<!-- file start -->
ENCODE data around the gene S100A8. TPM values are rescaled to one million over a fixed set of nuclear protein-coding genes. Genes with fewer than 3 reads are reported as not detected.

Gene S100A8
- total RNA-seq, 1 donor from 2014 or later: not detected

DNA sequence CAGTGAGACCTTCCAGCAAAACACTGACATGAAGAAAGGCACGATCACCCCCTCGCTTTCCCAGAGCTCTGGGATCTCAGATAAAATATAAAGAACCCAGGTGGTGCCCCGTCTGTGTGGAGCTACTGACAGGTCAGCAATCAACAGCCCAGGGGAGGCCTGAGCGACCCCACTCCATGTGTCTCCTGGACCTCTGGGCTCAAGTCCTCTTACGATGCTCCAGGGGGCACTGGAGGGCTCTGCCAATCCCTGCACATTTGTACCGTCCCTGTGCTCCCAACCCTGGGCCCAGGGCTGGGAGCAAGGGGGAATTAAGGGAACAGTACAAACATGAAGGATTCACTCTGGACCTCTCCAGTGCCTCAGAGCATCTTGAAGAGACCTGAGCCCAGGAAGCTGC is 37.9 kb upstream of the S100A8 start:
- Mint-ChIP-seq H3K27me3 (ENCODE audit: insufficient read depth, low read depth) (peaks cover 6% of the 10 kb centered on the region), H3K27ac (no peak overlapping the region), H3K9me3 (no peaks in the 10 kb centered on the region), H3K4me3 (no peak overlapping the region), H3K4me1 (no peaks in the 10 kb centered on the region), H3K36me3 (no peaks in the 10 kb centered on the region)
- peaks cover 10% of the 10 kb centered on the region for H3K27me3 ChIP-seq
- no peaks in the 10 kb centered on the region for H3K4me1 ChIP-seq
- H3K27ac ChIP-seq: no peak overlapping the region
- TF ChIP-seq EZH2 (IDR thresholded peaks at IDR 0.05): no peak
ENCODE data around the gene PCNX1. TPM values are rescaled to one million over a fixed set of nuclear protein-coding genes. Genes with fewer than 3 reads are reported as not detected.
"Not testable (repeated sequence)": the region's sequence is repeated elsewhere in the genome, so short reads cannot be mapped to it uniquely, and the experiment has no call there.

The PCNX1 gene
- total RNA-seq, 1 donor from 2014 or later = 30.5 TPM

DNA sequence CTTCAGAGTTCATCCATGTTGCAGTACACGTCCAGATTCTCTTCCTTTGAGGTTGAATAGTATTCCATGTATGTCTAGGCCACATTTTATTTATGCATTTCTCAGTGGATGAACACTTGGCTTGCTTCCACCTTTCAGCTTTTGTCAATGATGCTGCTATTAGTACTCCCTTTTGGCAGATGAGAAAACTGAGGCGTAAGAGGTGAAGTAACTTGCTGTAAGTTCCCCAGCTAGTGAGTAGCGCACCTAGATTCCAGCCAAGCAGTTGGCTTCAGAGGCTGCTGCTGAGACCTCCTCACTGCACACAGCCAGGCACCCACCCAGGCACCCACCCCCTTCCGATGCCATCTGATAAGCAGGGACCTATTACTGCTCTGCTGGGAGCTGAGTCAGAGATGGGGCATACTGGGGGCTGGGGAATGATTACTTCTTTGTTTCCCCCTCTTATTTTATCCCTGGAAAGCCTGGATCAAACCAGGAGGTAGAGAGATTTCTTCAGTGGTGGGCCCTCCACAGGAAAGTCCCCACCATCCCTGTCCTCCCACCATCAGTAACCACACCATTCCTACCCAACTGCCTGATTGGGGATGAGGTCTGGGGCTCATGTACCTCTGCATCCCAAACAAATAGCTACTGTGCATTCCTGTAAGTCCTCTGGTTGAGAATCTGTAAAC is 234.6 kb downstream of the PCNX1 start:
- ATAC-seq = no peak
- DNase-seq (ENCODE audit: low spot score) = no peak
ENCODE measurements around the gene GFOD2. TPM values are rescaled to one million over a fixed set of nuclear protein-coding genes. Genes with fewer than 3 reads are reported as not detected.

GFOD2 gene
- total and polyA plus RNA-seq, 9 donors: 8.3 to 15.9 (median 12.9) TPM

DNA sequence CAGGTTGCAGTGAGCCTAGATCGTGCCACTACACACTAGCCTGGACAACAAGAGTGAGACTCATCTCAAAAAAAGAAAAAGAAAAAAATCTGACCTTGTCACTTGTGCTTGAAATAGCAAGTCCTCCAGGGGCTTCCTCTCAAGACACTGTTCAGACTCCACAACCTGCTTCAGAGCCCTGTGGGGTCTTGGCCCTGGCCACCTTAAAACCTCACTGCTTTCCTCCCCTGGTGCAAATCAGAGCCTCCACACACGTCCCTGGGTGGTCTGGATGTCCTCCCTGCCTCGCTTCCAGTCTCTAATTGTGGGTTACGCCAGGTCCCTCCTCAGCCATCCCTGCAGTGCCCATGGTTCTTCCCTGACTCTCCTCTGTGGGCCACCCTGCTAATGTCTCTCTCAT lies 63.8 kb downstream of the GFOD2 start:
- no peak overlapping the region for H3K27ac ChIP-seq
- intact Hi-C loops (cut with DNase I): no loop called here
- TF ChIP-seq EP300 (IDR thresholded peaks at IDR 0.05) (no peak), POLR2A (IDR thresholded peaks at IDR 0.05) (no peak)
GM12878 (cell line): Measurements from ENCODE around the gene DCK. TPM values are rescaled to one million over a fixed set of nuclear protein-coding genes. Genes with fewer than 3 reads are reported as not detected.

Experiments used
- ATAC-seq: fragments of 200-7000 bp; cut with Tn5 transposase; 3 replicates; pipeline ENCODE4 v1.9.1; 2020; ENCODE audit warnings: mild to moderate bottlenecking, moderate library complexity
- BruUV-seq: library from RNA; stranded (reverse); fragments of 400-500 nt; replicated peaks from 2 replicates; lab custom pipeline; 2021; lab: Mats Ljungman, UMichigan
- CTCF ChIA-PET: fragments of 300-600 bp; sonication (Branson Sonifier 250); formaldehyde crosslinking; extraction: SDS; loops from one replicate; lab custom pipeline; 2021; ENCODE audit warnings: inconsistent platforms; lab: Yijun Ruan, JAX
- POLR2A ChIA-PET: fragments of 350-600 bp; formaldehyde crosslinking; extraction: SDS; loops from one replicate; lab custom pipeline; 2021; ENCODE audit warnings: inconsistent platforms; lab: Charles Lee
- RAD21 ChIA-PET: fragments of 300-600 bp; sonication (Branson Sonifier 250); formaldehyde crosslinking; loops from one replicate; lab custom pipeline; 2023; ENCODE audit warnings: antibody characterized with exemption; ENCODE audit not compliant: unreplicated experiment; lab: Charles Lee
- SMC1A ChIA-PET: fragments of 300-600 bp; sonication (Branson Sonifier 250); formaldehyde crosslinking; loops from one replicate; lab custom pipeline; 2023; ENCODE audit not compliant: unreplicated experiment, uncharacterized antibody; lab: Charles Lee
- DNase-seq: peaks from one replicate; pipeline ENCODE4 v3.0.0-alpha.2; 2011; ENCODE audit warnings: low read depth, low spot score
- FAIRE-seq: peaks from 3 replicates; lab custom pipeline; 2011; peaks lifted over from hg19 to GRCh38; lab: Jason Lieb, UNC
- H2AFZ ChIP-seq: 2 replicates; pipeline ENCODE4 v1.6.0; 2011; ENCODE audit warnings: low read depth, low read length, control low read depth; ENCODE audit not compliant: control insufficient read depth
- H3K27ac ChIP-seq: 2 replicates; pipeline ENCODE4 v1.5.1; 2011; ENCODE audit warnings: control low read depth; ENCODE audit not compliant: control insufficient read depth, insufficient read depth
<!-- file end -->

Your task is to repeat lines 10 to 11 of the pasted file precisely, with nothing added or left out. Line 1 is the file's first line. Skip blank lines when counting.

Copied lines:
ENCODE data around the gene PCNX1. TPM values are rescaled to one million over a fixed set of nuclear protein-coding genes. Genes with fewer than 3 reads are reported as not detected.
"Not testable (repeated sequence)": the region's sequence is repeated elsewhere in the genome, so short reads cannot be mapped to it uniquely, and the experiment has no call there.